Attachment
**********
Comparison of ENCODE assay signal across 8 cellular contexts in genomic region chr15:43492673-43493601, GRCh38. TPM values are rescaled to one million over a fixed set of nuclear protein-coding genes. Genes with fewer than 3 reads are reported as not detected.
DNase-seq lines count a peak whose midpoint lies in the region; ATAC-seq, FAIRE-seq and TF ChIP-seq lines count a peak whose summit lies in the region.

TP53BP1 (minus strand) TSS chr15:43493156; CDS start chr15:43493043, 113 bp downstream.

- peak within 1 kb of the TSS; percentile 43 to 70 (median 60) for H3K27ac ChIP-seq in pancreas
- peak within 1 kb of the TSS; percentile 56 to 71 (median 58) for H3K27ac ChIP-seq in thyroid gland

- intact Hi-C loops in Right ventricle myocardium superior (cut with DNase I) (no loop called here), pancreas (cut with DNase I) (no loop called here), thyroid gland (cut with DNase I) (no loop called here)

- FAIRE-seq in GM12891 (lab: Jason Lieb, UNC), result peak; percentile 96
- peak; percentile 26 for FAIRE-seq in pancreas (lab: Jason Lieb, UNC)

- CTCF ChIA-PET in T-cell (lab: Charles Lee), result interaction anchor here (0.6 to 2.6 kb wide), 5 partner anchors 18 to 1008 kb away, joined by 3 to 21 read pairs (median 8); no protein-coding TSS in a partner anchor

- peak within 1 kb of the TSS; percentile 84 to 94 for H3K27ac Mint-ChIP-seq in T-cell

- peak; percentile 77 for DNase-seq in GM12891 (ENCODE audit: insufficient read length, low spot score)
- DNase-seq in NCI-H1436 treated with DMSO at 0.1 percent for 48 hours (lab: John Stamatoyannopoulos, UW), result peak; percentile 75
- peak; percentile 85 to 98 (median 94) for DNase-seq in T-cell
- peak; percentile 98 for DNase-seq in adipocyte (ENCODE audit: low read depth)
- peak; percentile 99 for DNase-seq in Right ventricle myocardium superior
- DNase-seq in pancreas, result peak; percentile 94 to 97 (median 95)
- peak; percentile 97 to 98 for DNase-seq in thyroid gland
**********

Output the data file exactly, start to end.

Comparison of ENCODE assay signal across 8 cellular contexts in genomic region chr15:43492673-43493601, GRCh38. TPM values are rescaled to one million over a fixed set of nuclear protein-coding genes. Genes with fewer than 3 reads are reported as not detected.
DNase-seq lines count a peak whose midpoint lies in the region; ATAC-seq, FAIRE-seq and TF ChIP-seq lines count a peak whose summit lies in the region.

TP53BP1 (minus strand) TSS chr15:43493156; CDS start chr15:43493043, 113 bp downstream.

- peak within 1 kb of the TSS; percentile 43 to 70 (median 60) for H3K27ac ChIP-seq in pancreas
- peak within 1 kb of the TSS; percentile 56 to 71 (median 58) for H3K27ac ChIP-seq in thyroid gland

- intact Hi-C loops in Right ventricle myocardium superior (cut with DNase I) (no loop called here), pancreas (cut with DNase I) (no loop called here), thyroid gland (cut with DNase I) (no loop called here)

- FAIRE-seq in GM12891 (lab: Jason Lieb, UNC), result peak; percentile 96
- peak; percentile 26 for FAIRE-seq in pancreas (lab: Jason Lieb, UNC)

- CTCF ChIA-PET in T-cell (lab: Charles Lee), result interaction anchor here (0.6 to 2.6 kb wide), 5 partner anchors 18 to 1008 kb away, joined by 3 to 21 read pairs (median 8); no protein-coding TSS in a partner anchor

- peak within 1 kb of the TSS; percentile 84 to 94 for H3K27ac Mint-ChIP-seq in T-cell

- peak; percentile 77 for DNase-seq in GM12891 (ENCODE audit: insufficient read length, low spot score)
- DNase-seq in NCI-H1436 treated with DMSO at 0.1 percent for 48 hours (lab: John Stamatoyannopoulos, UW), result peak; percentile 75
- peak; percentile 85 to 98 (median 94) for DNase-seq in T-cell
- peak; percentile 98 for DNase-seq in adipocyte (ENCODE audit: low read depth)
- peak; percentile 99 for DNase-seq in Right ventricle myocardium superior
- DNase-seq in pancreas, result peak; percentile 94 to 97 (median 95)
- peak; percentile 97 to 98 for DNase-seq in thyroid gland